We’ve already discussed how important full-body warm-up for home workouts are.
As the name implies, the main purpose of a warm-up is to raise the internal temperature of the body and prepare it for the workout ahead.
It’s also a great opportunity to get into the right mindset, focus on your tasks at hand and mentally prepare for the challenges of your workout.
Benefits of a warm-up:
- Raises body temperature and increases blood flow to muscles thus reducing the chance of injury.
- When your muscles are warmed up, their energy production increases, the time taken for a muscle to contract is reduced and oxygen delivery is superior.
- Good warm-up increases your range of motion.
- Prepares you mentally and primes your central nervous system for the subsequent activity.
- Proper warm-up improves performance.
What should a warm-up involve?
In general, warm-ups should start with the larger muscle groups and move forward to smaller ones.
Although it’s advised that your warm-up is specifically tailored to your workout, it’s good to always warm up your whole body.
For example, if you’re training legs, focus on your lower body but don’t ignore the rest of it.
Optimally, your warm-up will consist of two parts:
1) dynamic, a low-intensity effort that will increase blood flow and warm up your joints and
2) a shorter, high-intensity part to activate your central nervous system and spur oxygen uptake.
Personally, I mostly stick to the same exercises in my warm-up, which I repeat until I feel ready to attack my workout.
That’s also my best advice to you – listen to your body and how it feels – don’t cut your warm-up short if you’re not feeling ready to proceed to a more intense and prolonged activity that is your workout.
These warm-up exercises are a great base to prepare you for any workout. If you’re doing a bodyweight workout – that’s pretty much enough.
Let’s say you’re doing an AMRAP workout that involves dumbbell squats and push press – after you’re done with the warm-up I’m sharing here, you should also do 2-3 rounds of a few reps (3-5) of squats and push press with less heavy dumbbells than the ones you’ll use in your workout.
Full-Body Warm-Up for Home Workouts:
- Arm rotations
- Torso rotations
- Side to side hamstring stretch
- Downward-facing dog to alternating lizard pose
- Downward dog to forward dog
- Deep Squat with knee touch-downs
- Alternating lunges with torso rotation
- Ankles and wrists warm-up
Do each exercise for 30 seconds and repeat the routine 2 times.
Finish off with 10 burpees and/or 10 jumping jacks.
1. Arm rotations
Start with your arms straight and doing small circular movements while progressively widening the circles to the full range of motion.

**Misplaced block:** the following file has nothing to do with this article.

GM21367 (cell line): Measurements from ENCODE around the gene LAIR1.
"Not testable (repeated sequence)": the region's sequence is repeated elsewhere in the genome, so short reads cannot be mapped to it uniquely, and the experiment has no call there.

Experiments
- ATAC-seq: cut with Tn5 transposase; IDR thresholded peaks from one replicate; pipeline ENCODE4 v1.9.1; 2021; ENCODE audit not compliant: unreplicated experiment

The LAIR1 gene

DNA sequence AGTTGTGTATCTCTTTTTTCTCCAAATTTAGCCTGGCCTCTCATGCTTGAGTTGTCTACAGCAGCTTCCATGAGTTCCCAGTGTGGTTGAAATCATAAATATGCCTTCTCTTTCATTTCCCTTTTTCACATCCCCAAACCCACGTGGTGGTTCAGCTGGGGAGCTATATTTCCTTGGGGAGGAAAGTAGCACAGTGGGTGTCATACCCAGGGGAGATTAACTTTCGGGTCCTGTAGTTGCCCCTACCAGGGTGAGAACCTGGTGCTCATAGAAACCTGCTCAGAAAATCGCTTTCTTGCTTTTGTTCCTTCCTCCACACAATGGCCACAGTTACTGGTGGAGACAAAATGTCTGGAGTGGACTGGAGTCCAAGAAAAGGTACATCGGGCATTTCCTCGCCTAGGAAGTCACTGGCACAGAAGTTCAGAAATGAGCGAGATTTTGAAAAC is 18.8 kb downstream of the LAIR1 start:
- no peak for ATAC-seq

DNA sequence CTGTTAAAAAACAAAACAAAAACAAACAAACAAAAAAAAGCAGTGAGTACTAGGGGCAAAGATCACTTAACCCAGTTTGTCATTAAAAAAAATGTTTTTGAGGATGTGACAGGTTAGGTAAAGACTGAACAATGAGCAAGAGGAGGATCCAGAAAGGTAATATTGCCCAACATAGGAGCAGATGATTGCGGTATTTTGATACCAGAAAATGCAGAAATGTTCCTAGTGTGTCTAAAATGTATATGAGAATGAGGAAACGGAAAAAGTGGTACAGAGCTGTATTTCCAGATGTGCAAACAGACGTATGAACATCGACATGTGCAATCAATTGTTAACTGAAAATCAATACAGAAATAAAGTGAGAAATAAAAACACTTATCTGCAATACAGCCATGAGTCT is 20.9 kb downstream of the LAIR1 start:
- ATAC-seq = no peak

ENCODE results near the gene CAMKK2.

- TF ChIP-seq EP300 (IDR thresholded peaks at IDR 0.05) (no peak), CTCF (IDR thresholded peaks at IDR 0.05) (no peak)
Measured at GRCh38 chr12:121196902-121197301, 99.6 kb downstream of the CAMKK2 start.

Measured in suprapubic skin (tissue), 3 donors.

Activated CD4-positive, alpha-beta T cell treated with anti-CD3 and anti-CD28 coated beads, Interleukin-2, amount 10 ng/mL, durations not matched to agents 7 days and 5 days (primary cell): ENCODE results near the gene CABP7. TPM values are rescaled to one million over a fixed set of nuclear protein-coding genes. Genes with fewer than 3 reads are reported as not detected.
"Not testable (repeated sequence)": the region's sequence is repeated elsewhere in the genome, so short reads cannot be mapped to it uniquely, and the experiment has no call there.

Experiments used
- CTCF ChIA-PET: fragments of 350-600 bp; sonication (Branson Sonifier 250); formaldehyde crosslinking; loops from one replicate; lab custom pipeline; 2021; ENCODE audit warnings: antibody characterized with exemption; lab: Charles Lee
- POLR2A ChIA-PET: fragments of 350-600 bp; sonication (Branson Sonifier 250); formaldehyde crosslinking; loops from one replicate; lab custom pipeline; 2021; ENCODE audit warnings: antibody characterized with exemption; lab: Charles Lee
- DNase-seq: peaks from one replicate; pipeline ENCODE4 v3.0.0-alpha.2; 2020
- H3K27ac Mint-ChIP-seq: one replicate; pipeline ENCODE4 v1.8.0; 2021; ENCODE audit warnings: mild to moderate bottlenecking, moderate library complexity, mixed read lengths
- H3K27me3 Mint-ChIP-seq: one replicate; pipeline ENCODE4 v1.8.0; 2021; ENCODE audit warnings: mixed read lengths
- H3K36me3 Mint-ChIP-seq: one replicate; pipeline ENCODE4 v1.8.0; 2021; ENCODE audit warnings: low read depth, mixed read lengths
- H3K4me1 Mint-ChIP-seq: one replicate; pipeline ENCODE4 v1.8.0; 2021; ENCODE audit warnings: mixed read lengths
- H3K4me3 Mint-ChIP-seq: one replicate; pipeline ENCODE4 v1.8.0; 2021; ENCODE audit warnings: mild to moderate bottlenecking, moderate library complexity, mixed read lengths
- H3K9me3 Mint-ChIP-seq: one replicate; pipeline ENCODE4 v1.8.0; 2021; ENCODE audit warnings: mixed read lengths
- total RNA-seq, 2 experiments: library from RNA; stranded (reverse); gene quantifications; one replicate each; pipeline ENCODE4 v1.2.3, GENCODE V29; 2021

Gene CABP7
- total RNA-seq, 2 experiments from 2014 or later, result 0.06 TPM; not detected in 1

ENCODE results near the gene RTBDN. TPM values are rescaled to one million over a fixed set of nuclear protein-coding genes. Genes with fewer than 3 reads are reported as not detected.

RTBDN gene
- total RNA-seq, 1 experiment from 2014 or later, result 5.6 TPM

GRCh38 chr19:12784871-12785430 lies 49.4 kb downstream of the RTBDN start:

Repeat with the arms moving in the opposite direction.
2. Torso Rotation
Start slowly and speed up the rotation progressively. Feet don’t move – they face forward, focus on rotating the torso.
I tap the opposite shoulder at each rotation.
Okay, I know this looks funny, but it’s a really good warm-up exercise, I promise! Try to go as further as you can on each side, including when you’re at the top and trying to reach backward.
You should feel that in your lats and hips. Switch direction after 10-15 seconds.
Start with a wider stance, bend over, and with your arms straight touch the opposite foot one after another.
Remember, that’s our warm-up, so we should keep things dynamic.
As with the previous exercises, start slow and progressively speed up the movement.
5. Side to side hamstring stretch
This is basically squatting while keeping one leg straight to the side. I’m gonna repeat myself here – these exercises are dynamic.
As you can see – I keep switching sides and bouncing a bit on each side. It’s really about the way you feel and focus on the stretch – no set rules.
6. Downward-facing dog to alternating lizard pose
Again – there’s a lot of bouncing going on.
Try to keep your back straight during the downward dog. I like to do these peddle movements with my feet to ease my hamstrings into the stretch and even do some ankle rotations to warm them up.
Then step forward with the right foot, while the left knee drops on the ground.
I use my right elbow to push my right knee outside for a further groin stretch.
Do this for just a few seconds, go back to a downward dog, and repeat the same thing with the left foot forward.
7. Downward dog to forward dog
Here’s a smooth transition from the previous exercise -from downward dog going straight to forward dog.
Don’t let your shoulders sag!
I like to kinda shake my shoulders a bit while I’m in forward dog, just to readjust my spine.
Hold each position for a few seconds and switch.
8. Deep Squat with knee touch-downs
Get into a deep squat – feet pointing slightly out, back is straight.
Get your elbows on the inside of each knee and use them to push the knees out for extra groin stretch.
Hold this pose for 5 seconds and try to touch the ground with each knee, alternating them, and return back to the squat.
9. Alternating lunges with torso rotation
Stand tall and take a step forward going into a lunge.
Keeping your back straight, rotate your torso to the side of the feet that’s forward.
Do 5 to 10 lunges on each side.
10. Ankles and wrists warm-up
Lastly, let’s pay some attention to our wrists and ankles. Just use rotational movements, switching direction every few seconds.
There you go!
You’re now ready to tackle your workout.
If you are looking for some workout inspiration and want to learn about the different formats & approaches, definitely browse through some of the following workouts and bookmark them for later: